Area farmers are getting a very early jump on the fall harvest and initial yield reports are better than anticipated, considering this part of the state has been in a prolonged drought this summer.
The corn harvest is about three weeks earlier than normal. Corn was planted early last spring and the hot, dry weather pushed the crop's maturity.
Corn moisture levels are mostly under 20 percent — very dry for this time of year. Many farmers are taking advantage of this by combining corn before they begin the soybean harvest.
While most soybeans are dry enough to harvest, there hasn't been a killing frost yet, leaving the soybean plants still somewhat green and tough to combine.
The U.S. Department of Agriculture reported Monday that the state's soybean harvest was 16 percent complete and the corn harvest was at 12 percent, compared to 1 percent for the five-year norm for both crops.
John Skoglund, Pioneer Hybrids district representative, estimates that the corn harvest in this area may be nearly 25 percent completed.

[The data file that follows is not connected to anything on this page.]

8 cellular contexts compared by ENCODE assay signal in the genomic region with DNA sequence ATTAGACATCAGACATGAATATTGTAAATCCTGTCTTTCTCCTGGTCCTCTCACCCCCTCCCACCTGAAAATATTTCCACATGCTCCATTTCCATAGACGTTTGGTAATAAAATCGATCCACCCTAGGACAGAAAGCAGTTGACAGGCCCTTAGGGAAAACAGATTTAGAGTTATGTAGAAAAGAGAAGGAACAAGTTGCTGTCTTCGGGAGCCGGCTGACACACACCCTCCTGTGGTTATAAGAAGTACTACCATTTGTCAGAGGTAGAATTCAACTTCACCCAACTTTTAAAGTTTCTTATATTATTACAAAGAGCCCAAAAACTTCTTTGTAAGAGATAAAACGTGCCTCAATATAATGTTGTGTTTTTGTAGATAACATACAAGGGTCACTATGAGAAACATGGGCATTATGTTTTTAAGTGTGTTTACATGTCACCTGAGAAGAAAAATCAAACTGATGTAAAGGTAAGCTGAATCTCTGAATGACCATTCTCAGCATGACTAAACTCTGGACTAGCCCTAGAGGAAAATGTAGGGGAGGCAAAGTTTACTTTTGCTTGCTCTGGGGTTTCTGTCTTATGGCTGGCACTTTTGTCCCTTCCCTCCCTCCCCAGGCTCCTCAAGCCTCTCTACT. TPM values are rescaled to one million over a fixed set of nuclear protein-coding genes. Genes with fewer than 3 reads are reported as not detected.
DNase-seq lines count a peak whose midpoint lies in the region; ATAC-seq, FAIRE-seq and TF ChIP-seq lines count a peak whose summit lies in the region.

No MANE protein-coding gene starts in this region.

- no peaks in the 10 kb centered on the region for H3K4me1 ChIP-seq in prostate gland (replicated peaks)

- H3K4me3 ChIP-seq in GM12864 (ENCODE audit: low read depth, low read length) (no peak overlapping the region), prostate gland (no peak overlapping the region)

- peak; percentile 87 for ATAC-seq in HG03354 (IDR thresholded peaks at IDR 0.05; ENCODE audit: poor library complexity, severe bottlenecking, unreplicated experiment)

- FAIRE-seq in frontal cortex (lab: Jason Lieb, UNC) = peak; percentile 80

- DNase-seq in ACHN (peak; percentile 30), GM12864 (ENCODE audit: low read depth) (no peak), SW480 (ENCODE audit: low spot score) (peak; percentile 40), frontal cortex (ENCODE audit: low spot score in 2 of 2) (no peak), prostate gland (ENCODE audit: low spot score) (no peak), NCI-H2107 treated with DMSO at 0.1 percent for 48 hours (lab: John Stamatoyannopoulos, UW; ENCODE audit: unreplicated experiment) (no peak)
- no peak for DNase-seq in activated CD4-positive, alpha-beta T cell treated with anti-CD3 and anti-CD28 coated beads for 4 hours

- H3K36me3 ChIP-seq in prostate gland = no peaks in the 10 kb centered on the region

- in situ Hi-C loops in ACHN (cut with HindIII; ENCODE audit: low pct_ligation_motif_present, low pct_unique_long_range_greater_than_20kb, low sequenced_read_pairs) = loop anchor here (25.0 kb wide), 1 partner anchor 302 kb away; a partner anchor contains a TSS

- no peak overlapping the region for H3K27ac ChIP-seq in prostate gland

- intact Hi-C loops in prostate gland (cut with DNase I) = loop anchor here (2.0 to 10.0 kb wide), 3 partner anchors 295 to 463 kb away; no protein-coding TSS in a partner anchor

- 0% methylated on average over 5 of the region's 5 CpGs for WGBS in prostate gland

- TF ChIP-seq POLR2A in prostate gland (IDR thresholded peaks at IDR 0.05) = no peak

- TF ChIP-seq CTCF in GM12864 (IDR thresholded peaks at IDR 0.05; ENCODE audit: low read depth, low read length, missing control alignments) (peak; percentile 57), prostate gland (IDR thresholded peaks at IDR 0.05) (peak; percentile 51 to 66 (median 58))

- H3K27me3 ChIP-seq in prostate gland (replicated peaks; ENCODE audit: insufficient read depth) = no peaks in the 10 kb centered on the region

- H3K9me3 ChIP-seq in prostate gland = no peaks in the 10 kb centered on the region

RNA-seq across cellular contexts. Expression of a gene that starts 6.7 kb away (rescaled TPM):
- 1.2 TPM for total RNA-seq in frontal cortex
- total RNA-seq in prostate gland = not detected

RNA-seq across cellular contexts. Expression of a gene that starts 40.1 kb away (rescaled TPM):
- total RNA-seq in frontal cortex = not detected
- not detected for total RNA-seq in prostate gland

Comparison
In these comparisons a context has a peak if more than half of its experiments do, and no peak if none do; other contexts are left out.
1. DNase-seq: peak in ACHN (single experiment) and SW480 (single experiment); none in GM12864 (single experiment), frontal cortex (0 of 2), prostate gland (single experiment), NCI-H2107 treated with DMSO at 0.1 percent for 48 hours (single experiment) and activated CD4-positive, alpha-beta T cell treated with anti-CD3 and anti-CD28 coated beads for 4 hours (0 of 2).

"A lot of guys will finish their corn before they start on their beans," said Skoglund. "In August a lot of guys would have hoped for a 150 (bushels per acre) average. Now I think most guys are getting 10 to 15 bushels more than they expected."
Yields are varying greatly within fields. Skoglund said a farmer near Clarkfield told him his combine's yield monitor bounced between zero and 200 in the same field.
In addition to low moisture levels, which eliminate much of the cost of having to dry the corn, test weights are above average, with some close to 60 pounds per bushel.
"We had just enough rain at critical times to develop good root systems (in corn and beans) in the spring," said Skoglund.